Multiple Sclerosis FAQs

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What is it like to have MS?

Multiple sclerosis is a disease that causes inflammation in the brain and spinal cord. It can cause:

  • Weakness
  • Blurred vision
  • Loss of balance
  • Poor coordination
  • Slurred speech
  • Tremors
  • Numbness
  • Extreme fatigue
  • Memory and concentration problems
  • Mood changes
  • Dizziness

What causes multiple sclerosis?

The cause of multiple sclerosis is unknown. Research points to a combination of genetic and environmental factors playing a role. Possible risk factors include:

  • A family history of MS
  • Obesity
  • Smoking
  • Vitamin D deficiency
  • History of infectious mononucleosis
  • Past concussions
  • Where you live
Multiple sclerosis occupational therapist helps a patient in the MS clinic

Who gets multiple sclerosis?

MS occurs more often in women than in men. Most people are diagnosed with MS between the ages of 20 and 50 years. It can also occur in children and older adults.

How is multiple sclerosis diagnosed?

No single test exists to diagnose this condition. Instead, neurologists and MS specialists make a diagnosis by gathering information from your medical history, physical exams, imaging and lab test results.

What is a multiple sclerosis relapse?

Commonly called “attacks,” “exacerbations,” or “flare-ups,” MS relapses happen when new symptoms suddenly appear or old symptoms worsen for more than 24 hours. Relapses can last from several days up to several weeks.

How do I know if I’m having a relapse?

MS symptoms can come and go. You may feel worse than normal if you do too much, get too hot, get overtired or sick, or have surgery. This doesn’t necessarily mean you’re having a relapse. You will likely improve.

What do I do if I have a relapse?

Contact your provider, who may want to order blood tests or imaging and prescribe steroid treatment.

Is there a cure for multiple sclerosis?

Not yet. We currently have several FDA-approved medications that can improve your well-being by reducing the number of relapses you have. Medicine can also slow down the progression of the disease. In addition, many therapeutic and technological advances can help people manage their symptoms. Research advances every year, including research, to find a cure.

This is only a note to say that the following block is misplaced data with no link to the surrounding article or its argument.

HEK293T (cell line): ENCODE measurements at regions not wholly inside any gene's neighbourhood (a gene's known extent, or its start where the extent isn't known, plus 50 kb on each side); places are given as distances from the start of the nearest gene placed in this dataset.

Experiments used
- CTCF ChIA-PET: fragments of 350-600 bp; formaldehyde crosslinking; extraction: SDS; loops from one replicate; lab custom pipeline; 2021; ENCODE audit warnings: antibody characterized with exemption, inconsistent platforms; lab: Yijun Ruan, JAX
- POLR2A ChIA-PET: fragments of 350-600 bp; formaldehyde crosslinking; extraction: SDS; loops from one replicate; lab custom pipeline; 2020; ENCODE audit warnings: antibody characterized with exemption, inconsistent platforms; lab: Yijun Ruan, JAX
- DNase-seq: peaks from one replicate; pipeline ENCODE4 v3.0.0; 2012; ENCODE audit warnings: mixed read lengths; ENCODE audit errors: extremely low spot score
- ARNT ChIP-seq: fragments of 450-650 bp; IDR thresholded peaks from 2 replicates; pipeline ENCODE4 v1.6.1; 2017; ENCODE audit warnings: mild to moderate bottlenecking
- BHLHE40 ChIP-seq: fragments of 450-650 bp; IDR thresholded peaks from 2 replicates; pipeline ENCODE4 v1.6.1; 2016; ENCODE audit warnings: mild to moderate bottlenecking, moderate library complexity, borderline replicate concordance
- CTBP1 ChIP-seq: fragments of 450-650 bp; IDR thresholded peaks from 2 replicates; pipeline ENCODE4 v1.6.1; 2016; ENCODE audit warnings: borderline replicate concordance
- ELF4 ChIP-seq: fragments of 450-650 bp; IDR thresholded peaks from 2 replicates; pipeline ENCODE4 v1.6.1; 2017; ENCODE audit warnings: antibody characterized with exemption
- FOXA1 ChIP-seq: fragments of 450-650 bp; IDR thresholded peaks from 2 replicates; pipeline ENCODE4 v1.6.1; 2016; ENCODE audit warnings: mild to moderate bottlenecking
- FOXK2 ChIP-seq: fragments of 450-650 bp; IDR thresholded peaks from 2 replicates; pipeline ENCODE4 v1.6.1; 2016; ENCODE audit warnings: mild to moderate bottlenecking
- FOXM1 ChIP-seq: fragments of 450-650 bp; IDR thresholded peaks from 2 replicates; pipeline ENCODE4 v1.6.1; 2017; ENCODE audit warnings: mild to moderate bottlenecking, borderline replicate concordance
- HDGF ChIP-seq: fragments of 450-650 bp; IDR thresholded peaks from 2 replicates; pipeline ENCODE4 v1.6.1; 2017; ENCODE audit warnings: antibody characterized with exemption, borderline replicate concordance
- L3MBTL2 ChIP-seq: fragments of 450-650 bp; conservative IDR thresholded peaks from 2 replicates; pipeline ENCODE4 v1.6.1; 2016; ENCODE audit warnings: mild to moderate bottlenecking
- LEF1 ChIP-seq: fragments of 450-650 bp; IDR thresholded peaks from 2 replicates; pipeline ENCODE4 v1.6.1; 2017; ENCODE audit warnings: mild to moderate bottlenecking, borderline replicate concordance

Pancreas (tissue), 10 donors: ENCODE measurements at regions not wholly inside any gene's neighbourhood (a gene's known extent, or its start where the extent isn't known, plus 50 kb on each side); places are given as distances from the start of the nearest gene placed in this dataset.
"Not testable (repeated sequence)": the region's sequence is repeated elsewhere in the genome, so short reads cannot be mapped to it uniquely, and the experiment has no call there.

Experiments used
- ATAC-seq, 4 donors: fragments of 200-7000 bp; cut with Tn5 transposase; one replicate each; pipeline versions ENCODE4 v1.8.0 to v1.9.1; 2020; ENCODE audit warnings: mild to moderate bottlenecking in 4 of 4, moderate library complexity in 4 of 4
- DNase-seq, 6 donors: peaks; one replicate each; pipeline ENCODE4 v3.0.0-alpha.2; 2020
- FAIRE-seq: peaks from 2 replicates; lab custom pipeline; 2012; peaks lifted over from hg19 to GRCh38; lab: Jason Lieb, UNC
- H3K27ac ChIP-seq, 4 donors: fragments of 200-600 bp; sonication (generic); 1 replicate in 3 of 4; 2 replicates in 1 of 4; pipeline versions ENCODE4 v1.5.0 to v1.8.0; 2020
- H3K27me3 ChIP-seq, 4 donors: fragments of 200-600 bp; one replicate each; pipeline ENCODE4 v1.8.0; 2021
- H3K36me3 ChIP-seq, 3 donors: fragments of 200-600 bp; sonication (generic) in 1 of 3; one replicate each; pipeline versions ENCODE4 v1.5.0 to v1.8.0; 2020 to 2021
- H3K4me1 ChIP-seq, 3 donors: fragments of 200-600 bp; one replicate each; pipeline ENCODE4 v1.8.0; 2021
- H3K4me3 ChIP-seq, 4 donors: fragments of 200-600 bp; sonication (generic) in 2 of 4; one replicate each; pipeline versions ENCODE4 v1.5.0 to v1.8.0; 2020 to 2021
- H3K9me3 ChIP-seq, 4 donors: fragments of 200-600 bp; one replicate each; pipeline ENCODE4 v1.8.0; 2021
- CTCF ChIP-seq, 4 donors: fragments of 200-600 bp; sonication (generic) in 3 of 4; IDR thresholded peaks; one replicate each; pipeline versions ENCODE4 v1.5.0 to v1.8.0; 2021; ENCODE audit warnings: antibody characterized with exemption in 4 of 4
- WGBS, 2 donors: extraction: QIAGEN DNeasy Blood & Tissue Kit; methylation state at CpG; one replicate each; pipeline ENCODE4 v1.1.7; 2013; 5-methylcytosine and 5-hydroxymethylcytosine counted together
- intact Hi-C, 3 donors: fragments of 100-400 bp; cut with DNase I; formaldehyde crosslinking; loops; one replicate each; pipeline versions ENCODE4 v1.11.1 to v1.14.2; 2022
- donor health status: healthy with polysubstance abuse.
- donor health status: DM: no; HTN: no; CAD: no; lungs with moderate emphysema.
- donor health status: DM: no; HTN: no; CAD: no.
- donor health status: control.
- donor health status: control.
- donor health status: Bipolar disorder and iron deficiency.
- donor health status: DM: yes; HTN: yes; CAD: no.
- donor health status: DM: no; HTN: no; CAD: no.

How is multiple sclerosis treated?

Having MS means a lifetime of treatment. This can include both medication and other approaches, like rehab.

Medication reduces inflammation in the brain and spinal cord by targeting your immune system. This approach:

  • Lessens the number of MS attacks
  • Can slow the worsening of the disease

How do I choose a treatment?

We’ll work with you to create a treatment plan that takes into account your unique history and needs. When choosing a treatment, we’ll discuss:

  • Effectiveness. How well does the therapy work, both as you begin therapy and over time?
  • Side effects. Nearly every medication has some kind of side effect. Review the side effects of each treatment option with your medical provider.
  • Lifestyle. Consider how the treatment will fit with your responsibilities (work, travel, family).
  • Medication type. Which delivery method works best for you? Options include injection, oral medications and infusions through an IV.

What if I become pregnant?

If you learn that you are pregnant, contact your MS provider, especially if you’re on treatment. Some treatments are safer during pregnancy and breastfeeding than others.

Will I be on a treatment for the rest of my life?

We don’t know. Current research is looking at outcomes in stable patients who stop treatment.

What can I do to maintain a healthy lifestyle?

Set up care with a primary care provider to maintain good general health, get your vaccinations and develop strategies for maintaining low stress levels, conserving energy and reducing your risk of illness. Incorporating healthy diets and physical activity into your lifestyle plays a large role in management of MS.